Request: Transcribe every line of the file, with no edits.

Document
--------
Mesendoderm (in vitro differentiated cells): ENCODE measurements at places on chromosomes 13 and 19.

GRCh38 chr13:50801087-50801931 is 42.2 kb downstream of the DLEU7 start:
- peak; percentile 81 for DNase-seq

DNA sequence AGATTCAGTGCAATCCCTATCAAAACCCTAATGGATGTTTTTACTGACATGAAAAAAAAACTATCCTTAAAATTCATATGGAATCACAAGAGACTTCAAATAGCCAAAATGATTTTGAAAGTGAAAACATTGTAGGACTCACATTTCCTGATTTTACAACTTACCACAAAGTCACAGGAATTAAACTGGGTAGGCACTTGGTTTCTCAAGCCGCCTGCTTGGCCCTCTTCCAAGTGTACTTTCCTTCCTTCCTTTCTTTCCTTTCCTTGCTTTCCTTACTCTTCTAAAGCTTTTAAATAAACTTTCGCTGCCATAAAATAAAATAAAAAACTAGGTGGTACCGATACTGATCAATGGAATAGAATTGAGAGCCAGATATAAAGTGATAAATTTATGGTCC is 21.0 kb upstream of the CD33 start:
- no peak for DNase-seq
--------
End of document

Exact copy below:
Mesendoderm (in vitro differentiated cells): ENCODE measurements at places on chromosomes 13 and 19.

GRCh38 chr13:50801087-50801931 is 42.2 kb downstream of the DLEU7 start:
- peak; percentile 81 for DNase-seq

DNA sequence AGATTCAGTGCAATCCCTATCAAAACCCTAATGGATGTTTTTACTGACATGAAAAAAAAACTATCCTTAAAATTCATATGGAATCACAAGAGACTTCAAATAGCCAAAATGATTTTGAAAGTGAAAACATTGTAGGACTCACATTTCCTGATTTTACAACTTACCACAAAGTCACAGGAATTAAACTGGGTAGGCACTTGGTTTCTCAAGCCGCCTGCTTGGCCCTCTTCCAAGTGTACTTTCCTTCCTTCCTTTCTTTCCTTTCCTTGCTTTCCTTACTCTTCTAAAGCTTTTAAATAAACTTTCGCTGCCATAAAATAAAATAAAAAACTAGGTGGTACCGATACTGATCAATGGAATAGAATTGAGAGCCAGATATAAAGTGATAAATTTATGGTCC is 21.0 kb upstream of the CD33 start:
- no peak for DNase-seq